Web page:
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Chapter one


1.1 Background for the Study

The quote “I am satisfied with my job” is an outstanding statement because it addresses motivation and job satisfaction. This implies that motivation and job satisfaction are extremely important in any organisational context.

Long before current psychologists got interested in motivation, philosophers devised sophisticated theories about what causes animals and people to move.

Plato, for example, was already familiar with the pleasure/pain account of human drives in his early writings and inclined to ascribe those principles to bodily objects that interfere with a person’s contemplation of the good and acts of the rational mind (Hunter, 2007).

Plato later changed his mind and acknowledged that some pleasures, such as aesthetic ecstasy, can be considered beneficial. He believed that humans had a stream of ardent desire that can be channelled towards the pursuit of physical pleasure, the state of honour, or the attainment of philosophical knowledge and virtues.

Thus, like several contemporary motivational ideologies, drive can inspire humans for either temporary pleasure or greater forms of pleasure or goals. The above demonstrates that workers’ high productivity is mostly due to their emotional instincts, wants, impulses, and incentives.

However, worker job happiness, which has a direct impact on productivity, is based on the effective and efficient harnessing of both the innate and external capabilities of the human environment through motivation (Linsey, 1958).

In pre-independence Nigeria, for example, management was primarily concerned with activities such as manufacturing and marketing. Human resource management was traditionally viewed as part of general management or administration, and was typically delegated entirely to a low-level executive known as a personnel assistant while management focused on more vital and pressing matters.

For many years, management was more concerned with technical values than with human values or employee wellbeing. To use Strauss and Sayles’ (1960) words, workers were viewed as little more than machines, and they were deemed less worthy of care because machines were more expensive to replace.

As a result, most companies’ primary concern during this period was to maintain the capability of their technical resources. No consideration was given to the welfare or development of human organisations.

The failure of the people department to emerge at a time when other functional areas like as finance, accounting, manufacturing, and marketing received more attention can be linked to senior management’s appraisal of what personnel as a unit had to contribute.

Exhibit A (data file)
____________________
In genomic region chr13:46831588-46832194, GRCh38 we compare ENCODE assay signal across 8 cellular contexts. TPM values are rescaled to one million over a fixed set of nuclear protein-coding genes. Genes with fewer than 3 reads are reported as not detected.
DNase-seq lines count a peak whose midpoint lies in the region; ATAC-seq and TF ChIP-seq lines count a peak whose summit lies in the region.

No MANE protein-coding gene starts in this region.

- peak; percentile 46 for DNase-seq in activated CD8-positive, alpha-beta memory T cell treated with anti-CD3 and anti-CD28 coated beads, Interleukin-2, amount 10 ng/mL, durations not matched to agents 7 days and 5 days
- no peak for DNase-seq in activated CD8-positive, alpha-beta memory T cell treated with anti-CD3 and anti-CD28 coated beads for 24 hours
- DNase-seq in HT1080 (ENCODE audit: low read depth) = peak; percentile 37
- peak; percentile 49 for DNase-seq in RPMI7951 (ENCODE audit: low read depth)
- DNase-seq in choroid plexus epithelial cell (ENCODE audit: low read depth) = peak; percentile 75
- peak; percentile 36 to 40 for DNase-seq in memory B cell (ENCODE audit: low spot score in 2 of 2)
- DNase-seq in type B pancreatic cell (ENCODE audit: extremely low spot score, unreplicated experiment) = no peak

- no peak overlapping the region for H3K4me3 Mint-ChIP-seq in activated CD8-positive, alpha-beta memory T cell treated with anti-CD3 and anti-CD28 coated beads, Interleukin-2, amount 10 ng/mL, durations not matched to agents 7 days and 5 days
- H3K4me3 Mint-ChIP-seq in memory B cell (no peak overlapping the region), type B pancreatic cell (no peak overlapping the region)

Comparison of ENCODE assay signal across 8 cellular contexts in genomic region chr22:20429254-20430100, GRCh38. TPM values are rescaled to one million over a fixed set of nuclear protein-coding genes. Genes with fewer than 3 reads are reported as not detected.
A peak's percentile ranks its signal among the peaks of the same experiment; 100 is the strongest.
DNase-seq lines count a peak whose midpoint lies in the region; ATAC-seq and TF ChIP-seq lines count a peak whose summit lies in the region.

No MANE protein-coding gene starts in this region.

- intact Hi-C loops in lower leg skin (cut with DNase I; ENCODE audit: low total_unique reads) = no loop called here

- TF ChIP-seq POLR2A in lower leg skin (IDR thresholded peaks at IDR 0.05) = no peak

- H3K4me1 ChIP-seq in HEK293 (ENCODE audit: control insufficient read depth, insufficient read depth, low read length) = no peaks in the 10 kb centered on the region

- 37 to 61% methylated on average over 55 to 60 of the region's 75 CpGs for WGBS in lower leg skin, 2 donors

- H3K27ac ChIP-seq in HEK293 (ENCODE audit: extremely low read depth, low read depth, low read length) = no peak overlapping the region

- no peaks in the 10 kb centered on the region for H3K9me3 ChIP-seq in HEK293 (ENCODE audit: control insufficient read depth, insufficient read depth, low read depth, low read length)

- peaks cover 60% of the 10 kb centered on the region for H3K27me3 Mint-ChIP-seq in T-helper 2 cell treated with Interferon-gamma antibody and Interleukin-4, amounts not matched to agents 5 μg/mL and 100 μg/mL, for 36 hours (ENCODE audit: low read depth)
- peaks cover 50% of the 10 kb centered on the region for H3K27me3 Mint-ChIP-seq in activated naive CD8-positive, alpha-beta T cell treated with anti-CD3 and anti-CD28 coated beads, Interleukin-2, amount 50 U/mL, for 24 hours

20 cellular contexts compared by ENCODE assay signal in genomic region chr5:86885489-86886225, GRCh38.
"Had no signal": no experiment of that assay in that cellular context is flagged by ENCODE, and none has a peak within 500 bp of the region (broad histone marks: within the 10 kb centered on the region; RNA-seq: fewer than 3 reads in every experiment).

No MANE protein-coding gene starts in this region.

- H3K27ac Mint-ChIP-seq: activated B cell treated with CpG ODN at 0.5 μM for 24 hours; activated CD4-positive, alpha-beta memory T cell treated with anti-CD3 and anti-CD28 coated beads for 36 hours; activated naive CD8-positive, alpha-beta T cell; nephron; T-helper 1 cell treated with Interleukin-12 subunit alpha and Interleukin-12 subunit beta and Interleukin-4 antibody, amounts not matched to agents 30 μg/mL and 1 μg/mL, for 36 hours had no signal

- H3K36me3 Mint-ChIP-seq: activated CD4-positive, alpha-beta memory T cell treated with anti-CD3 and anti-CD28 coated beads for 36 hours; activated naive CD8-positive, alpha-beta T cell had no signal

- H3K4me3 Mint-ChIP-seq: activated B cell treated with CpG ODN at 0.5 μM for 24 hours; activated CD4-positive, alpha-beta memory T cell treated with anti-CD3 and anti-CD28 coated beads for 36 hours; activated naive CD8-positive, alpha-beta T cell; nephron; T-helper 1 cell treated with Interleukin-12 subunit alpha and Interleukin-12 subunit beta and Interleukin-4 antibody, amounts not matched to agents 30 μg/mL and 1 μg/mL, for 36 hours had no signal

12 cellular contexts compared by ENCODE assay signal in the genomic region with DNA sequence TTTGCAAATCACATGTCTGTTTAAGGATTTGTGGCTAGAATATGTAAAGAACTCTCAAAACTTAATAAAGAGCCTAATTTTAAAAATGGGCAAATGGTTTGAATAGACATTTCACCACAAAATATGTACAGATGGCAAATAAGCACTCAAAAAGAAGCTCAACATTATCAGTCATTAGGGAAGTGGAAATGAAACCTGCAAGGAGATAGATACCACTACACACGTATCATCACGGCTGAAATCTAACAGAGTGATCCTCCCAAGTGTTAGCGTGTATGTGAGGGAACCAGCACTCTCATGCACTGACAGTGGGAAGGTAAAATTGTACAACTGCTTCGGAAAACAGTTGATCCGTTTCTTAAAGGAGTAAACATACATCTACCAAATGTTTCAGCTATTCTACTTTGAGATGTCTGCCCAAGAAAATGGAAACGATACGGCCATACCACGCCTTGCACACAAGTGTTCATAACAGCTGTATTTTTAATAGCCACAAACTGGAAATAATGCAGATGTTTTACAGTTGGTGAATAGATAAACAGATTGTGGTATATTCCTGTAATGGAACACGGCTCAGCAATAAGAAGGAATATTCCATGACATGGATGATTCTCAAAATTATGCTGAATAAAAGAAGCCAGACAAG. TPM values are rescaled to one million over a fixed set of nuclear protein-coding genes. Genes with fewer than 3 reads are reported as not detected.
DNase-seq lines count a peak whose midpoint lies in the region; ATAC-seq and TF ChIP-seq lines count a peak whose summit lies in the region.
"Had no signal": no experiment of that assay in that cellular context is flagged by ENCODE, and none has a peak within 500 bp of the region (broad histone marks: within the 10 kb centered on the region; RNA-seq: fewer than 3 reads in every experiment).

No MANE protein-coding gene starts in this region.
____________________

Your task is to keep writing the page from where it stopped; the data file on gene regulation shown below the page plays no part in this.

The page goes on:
There was no practical or acceptable benchmark for assessing people management’s contributions as a corporate unit. The contribution of, say, the production department could be measured in terms of annual manufacturing output.

The marketing department’s contribution can be measured in terms of annual Naira sales volume. Corporate profitability, as demonstrated on the end-of-year balance sheet, can be directly attributed to production and sales efforts.

On the other hand, the people or human management unit had little physical to demonstrate, and because its contributions were mostly indirect and intangible, it was vulnerable to the narrow perspective of industrial executives at the time.

As Drucker (1961) put it, “the problem with personnel administrators is their inability to demonstrate that they are contributing to their enterprise.”

A number of global issues have had a significant impact on the development and practice of human management in Nigeria. The introduction of Europeans, the scientific management movement

the Hawthorne studies of 1933, the rise of organised labour unions, labour legislations, the development of Nigerian universities, and the surge in behavioural research all laid the groundwork for the growth and development of personnel management and human relations.

Human relations are the comprehensive body of knowledge that describes how employees and management collaborate to accomplish tasks. This is a common term used to describe how management interacts with its staff.

According to Hack Halloran (1978), human relations are “all the interactions that occur among people”. Whether there be conflicts or cooperative behaviours, the study of human relations in business and industry is the study of how people may work effectively in groups to achieve both organisational goals and employees’ personal needs.

Human relations, on the other hand, attempt to strengthen people-organization relationships so that individuals are motivated to create teamwork in order to effectively meet their needs and achieve organisational goals.

1.2 Statement of Problem

It is not an understatement to say that even when workers’ salaries are increased, bonuses are paid, and other allowances and entitlements are provided, their productivity remains low, raising the question of why such productivity is at or below what is expected. Management may get concerned about the organization’s output being relatively low in comparison to its inputs.

This issue prompted this study to determine the extent to which incentives can influence employee productivity levels. Other issues could include workers’ bad attitudes towards their jobs, frequent industrial strikes, and industrial accidents.

However, many other factors, such as the work environment, working hours, and so on, contribute to a drop in worker performance.

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